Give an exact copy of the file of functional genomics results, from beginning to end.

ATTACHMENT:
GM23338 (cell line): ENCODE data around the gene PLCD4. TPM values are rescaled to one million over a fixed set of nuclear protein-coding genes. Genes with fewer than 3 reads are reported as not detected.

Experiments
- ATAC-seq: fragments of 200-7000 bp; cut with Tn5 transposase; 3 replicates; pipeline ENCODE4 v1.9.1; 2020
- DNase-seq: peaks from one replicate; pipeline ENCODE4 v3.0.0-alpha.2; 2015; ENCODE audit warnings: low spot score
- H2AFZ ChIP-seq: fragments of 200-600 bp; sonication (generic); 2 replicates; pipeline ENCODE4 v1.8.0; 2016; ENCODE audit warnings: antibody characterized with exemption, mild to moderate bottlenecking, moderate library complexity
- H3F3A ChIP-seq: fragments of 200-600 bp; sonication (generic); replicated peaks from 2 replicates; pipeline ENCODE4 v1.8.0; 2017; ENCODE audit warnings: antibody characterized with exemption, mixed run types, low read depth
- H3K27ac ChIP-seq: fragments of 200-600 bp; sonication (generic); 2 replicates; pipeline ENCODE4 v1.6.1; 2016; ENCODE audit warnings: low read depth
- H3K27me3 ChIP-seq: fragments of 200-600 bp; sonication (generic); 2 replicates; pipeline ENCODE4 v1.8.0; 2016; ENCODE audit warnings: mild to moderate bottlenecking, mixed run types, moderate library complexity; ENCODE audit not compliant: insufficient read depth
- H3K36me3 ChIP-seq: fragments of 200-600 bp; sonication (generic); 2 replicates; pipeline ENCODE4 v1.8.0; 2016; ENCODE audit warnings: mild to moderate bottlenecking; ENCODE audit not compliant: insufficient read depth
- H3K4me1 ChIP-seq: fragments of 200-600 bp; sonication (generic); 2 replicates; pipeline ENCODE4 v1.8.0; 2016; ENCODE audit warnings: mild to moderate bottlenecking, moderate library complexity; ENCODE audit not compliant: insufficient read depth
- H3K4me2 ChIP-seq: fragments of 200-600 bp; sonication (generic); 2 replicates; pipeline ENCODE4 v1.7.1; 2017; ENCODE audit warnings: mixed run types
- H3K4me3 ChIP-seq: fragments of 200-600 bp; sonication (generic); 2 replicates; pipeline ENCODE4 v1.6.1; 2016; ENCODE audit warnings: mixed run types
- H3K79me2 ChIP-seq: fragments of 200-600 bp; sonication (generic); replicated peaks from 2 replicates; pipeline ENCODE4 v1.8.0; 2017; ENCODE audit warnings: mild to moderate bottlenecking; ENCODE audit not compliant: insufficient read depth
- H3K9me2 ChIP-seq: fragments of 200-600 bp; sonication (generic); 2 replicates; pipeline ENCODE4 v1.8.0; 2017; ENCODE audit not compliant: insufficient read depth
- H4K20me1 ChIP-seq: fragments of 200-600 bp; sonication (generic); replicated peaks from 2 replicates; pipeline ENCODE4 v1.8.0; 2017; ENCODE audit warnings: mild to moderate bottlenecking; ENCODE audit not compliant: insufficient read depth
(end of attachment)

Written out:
GM23338 (cell line): ENCODE data around the gene PLCD4. TPM values are rescaled to one million over a fixed set of nuclear protein-coding genes. Genes with fewer than 3 reads are reported as not detected.

Experiments
- ATAC-seq: fragments of 200-7000 bp; cut with Tn5 transposase; 3 replicates; pipeline ENCODE4 v1.9.1; 2020
- DNase-seq: peaks from one replicate; pipeline ENCODE4 v3.0.0-alpha.2; 2015; ENCODE audit warnings: low spot score
- H2AFZ ChIP-seq: fragments of 200-600 bp; sonication (generic); 2 replicates; pipeline ENCODE4 v1.8.0; 2016; ENCODE audit warnings: antibody characterized with exemption, mild to moderate bottlenecking, moderate library complexity
- H3F3A ChIP-seq: fragments of 200-600 bp; sonication (generic); replicated peaks from 2 replicates; pipeline ENCODE4 v1.8.0; 2017; ENCODE audit warnings: antibody characterized with exemption, mixed run types, low read depth
- H3K27ac ChIP-seq: fragments of 200-600 bp; sonication (generic); 2 replicates; pipeline ENCODE4 v1.6.1; 2016; ENCODE audit warnings: low read depth
- H3K27me3 ChIP-seq: fragments of 200-600 bp; sonication (generic); 2 replicates; pipeline ENCODE4 v1.8.0; 2016; ENCODE audit warnings: mild to moderate bottlenecking, mixed run types, moderate library complexity; ENCODE audit not compliant: insufficient read depth
- H3K36me3 ChIP-seq: fragments of 200-600 bp; sonication (generic); 2 replicates; pipeline ENCODE4 v1.8.0; 2016; ENCODE audit warnings: mild to moderate bottlenecking; ENCODE audit not compliant: insufficient read depth
- H3K4me1 ChIP-seq: fragments of 200-600 bp; sonication (generic); 2 replicates; pipeline ENCODE4 v1.8.0; 2016; ENCODE audit warnings: mild to moderate bottlenecking, moderate library complexity; ENCODE audit not compliant: insufficient read depth
- H3K4me2 ChIP-seq: fragments of 200-600 bp; sonication (generic); 2 replicates; pipeline ENCODE4 v1.7.1; 2017; ENCODE audit warnings: mixed run types
- H3K4me3 ChIP-seq: fragments of 200-600 bp; sonication (generic); 2 replicates; pipeline ENCODE4 v1.6.1; 2016; ENCODE audit warnings: mixed run types
- H3K79me2 ChIP-seq: fragments of 200-600 bp; sonication (generic); replicated peaks from 2 replicates; pipeline ENCODE4 v1.8.0; 2017; ENCODE audit warnings: mild to moderate bottlenecking; ENCODE audit not compliant: insufficient read depth
- H3K9me2 ChIP-seq: fragments of 200-600 bp; sonication (generic); 2 replicates; pipeline ENCODE4 v1.8.0; 2017; ENCODE audit not compliant: insufficient read depth
- H4K20me1 ChIP-seq: fragments of 200-600 bp; sonication (generic); replicated peaks from 2 replicates; pipeline ENCODE4 v1.8.0; 2017; ENCODE audit warnings: mild to moderate bottlenecking; ENCODE audit not compliant: insufficient read depth